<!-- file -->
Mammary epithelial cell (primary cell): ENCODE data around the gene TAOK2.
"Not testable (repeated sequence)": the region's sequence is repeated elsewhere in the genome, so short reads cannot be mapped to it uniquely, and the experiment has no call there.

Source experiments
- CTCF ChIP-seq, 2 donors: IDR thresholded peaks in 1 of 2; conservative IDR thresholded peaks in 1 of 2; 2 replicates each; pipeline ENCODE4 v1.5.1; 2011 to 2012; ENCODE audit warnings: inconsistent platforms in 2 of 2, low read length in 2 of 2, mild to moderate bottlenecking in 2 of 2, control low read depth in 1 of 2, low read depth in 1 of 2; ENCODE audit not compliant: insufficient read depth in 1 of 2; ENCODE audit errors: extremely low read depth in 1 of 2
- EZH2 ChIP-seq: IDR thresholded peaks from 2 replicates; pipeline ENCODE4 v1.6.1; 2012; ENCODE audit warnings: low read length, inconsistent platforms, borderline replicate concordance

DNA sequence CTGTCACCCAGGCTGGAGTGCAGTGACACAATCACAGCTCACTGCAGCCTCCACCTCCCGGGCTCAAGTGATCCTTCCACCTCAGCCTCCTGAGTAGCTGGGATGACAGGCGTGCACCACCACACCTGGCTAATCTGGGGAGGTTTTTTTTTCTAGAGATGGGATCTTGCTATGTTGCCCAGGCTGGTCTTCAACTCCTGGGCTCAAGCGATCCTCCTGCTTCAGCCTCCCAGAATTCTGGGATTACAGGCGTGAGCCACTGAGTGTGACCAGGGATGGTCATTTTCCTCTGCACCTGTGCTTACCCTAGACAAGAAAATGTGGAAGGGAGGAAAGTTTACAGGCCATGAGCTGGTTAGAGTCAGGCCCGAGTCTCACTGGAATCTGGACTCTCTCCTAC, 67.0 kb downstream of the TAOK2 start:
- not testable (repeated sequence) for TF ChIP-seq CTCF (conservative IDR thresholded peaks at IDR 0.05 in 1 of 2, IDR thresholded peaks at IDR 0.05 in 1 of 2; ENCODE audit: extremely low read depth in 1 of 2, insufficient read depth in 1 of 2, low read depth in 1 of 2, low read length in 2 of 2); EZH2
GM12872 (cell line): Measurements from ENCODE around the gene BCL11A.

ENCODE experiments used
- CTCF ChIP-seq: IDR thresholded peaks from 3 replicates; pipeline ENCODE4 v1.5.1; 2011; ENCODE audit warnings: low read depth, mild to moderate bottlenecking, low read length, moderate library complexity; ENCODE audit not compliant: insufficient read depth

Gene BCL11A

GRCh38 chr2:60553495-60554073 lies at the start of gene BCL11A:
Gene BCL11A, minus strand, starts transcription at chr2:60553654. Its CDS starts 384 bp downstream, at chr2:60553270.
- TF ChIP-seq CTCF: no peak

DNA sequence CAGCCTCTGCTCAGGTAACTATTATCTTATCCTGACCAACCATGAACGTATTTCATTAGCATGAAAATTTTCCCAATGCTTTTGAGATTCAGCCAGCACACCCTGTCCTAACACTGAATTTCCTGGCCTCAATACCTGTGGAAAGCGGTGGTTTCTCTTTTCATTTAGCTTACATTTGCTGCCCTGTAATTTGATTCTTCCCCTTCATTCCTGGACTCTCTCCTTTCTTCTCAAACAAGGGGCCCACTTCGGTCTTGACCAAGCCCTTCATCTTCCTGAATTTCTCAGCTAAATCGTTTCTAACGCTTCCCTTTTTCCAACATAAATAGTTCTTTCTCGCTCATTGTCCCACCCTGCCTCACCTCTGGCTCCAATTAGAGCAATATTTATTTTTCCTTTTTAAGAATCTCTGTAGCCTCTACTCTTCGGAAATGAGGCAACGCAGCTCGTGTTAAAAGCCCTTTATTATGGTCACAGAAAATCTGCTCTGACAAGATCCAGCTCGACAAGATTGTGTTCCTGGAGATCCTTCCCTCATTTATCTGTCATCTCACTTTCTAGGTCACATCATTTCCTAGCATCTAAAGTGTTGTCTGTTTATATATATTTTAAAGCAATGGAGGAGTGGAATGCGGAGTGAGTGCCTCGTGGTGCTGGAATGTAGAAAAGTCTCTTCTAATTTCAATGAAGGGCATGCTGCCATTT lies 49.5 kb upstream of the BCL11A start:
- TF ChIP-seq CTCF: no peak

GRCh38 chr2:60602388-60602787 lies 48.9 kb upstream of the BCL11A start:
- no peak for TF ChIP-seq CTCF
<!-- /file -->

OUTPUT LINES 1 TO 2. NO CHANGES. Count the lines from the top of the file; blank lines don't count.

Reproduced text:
Mammary epithelial cell (primary cell): ENCODE data around the gene TAOK2.
"Not testable (repeated sequence)": the region's sequence is repeated elsewhere in the genome, so short reads cannot be mapped to it uniquely, and the experiment has no call there.